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Vessel strikes blamed for at least four of nine right whale deaths in 2019

Calvin the North Atlantic right whale and her calf were recently seen swimming off the coast of Georgia.
Calvin the North Atlantic right whale and her calf were recently seen swimming off the coast of Georgia. Clearwater Marine Aquarium, FWC Fish and Wildlife Research Institute, Wildlife Resources Division - Georgia DNR

A new report says vessel strikes caused almost half the deaths of endangered North Atlantic right whales in the Gulf of St. Lawrence last year.

The report by the Marine Animal Response Society and the Canadian Wildlife Health Cooperative says necropsies were done on five of the nine whales found dead between June and July 2019.

READ MORE: 2 North Atlantic right whales spotted in Gulf of St. Lawrence

Vessel strikes were found to be the most likely cause of death in four of the animals, while the cause of death of the fifth could not be determined.

Necropsies could not be performed on the remaining four whales and their cause of death remains unknown.

Feds launch new protections for North Atlantic right whales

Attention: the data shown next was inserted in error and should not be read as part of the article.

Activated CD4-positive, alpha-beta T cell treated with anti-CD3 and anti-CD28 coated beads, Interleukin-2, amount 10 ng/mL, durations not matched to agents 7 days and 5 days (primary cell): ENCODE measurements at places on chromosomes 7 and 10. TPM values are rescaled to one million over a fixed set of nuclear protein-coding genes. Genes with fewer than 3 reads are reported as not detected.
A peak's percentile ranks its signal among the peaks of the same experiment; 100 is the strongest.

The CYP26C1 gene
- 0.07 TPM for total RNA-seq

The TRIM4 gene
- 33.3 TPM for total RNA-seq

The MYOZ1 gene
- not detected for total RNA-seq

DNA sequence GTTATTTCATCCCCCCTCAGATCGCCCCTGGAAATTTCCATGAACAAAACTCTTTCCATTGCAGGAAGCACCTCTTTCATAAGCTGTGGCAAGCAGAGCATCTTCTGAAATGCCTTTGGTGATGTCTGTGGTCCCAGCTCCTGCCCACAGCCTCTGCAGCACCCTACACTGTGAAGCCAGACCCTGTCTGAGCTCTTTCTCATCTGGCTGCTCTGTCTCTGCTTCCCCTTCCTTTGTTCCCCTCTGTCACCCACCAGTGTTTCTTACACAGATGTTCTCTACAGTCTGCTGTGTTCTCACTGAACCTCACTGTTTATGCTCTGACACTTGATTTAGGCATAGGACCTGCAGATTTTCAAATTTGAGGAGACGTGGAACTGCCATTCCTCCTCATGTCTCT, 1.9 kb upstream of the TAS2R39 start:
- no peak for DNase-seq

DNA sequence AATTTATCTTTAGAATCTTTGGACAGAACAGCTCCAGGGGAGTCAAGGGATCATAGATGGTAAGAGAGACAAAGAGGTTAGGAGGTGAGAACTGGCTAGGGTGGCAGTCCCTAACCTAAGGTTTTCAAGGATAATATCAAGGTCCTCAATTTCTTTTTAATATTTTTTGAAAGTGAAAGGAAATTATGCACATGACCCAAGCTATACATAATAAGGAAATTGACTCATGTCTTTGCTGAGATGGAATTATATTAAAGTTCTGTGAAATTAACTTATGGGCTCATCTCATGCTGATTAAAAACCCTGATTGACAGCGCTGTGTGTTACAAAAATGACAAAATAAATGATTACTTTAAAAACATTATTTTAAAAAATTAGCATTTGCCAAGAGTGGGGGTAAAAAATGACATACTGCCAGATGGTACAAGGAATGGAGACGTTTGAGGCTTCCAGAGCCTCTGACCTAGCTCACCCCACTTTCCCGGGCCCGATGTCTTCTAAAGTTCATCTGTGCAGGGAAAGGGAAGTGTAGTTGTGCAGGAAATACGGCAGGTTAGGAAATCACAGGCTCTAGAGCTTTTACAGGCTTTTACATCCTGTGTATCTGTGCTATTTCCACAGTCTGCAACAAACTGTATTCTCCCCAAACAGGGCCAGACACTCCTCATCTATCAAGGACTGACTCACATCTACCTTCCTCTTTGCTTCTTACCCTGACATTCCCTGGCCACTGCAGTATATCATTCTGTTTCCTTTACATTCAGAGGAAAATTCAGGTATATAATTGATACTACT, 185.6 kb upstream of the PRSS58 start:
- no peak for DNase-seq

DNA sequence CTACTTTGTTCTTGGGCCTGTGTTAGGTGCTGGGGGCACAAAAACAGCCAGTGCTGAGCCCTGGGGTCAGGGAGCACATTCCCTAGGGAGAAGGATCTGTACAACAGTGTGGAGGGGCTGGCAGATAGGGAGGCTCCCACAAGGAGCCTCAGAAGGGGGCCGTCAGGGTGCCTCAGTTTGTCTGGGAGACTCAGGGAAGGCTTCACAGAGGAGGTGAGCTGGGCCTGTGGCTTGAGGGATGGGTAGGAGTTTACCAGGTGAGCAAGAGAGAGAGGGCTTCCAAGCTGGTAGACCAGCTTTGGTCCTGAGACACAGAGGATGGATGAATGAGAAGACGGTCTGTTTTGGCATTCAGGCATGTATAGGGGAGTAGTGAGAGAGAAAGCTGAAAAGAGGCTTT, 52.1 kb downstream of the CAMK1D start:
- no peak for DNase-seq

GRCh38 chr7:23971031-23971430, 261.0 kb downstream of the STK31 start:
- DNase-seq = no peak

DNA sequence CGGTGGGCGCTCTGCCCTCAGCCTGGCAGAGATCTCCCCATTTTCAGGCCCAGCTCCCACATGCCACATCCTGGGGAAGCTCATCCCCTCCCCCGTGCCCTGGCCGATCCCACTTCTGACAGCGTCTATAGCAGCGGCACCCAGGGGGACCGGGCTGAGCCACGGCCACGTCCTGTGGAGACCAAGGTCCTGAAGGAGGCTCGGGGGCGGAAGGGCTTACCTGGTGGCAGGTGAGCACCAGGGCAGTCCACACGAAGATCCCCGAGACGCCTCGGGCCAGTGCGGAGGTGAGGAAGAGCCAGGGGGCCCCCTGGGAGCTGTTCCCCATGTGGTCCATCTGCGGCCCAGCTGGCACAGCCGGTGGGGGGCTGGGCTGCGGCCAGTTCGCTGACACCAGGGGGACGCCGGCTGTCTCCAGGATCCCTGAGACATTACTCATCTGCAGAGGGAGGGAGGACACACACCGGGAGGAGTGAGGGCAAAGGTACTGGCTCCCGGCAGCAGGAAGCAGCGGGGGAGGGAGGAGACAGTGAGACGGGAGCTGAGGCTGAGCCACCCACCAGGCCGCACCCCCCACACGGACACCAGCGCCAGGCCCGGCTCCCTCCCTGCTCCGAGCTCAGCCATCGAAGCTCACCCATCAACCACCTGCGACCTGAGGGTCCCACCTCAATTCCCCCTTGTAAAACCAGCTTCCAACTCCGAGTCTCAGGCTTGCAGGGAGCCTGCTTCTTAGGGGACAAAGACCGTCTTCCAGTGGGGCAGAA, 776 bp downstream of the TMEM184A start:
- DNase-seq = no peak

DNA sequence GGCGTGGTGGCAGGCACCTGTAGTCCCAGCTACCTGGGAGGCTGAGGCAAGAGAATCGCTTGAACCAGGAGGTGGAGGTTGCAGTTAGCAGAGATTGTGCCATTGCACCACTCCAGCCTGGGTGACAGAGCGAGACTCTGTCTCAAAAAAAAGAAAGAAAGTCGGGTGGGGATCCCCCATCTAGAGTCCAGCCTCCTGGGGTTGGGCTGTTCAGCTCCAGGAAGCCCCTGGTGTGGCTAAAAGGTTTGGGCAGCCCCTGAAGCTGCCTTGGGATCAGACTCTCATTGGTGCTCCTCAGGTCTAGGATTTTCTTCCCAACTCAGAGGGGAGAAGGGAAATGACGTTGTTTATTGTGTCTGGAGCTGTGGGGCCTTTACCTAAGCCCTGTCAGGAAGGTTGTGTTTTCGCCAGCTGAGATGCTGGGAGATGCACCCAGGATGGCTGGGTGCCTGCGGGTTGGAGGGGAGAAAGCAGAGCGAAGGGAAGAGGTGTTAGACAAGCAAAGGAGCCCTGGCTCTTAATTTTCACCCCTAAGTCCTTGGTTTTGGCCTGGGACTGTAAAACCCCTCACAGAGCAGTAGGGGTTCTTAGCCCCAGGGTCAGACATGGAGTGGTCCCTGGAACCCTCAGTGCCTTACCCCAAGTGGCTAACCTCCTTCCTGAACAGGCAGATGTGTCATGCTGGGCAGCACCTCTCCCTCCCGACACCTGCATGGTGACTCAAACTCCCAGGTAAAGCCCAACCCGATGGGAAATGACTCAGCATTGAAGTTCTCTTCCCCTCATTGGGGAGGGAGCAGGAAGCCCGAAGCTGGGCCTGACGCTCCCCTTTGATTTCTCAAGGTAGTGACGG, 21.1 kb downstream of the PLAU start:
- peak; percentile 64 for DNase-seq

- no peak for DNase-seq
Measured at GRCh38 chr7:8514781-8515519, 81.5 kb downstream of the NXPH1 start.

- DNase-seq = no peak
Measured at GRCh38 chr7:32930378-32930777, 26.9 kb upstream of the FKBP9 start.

Feds launch new protections for North Atlantic right whales

With only about 400 individuals remaining and the population in decline, the North Atlantic right whale is one of the world’s most endangered large whale species.

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In the last five years, 25 right whales have died in Canadian waters.

READ MORE: Nova Scotia coast chosen as potential home for retired whales raised in captivity

Tonya Wimmer, executive director of the Marine Animal Response Society, said efforts to study the whales and reduce threats to the population have fallen short.

“Recovery efforts for this species in Canada are not going in the right direction – whales are still dying at an alarming rate and the population is in decline. More needs to be done,” Wimmer said in a statement.

This report by The Canadian Press was first published June 24, 2020.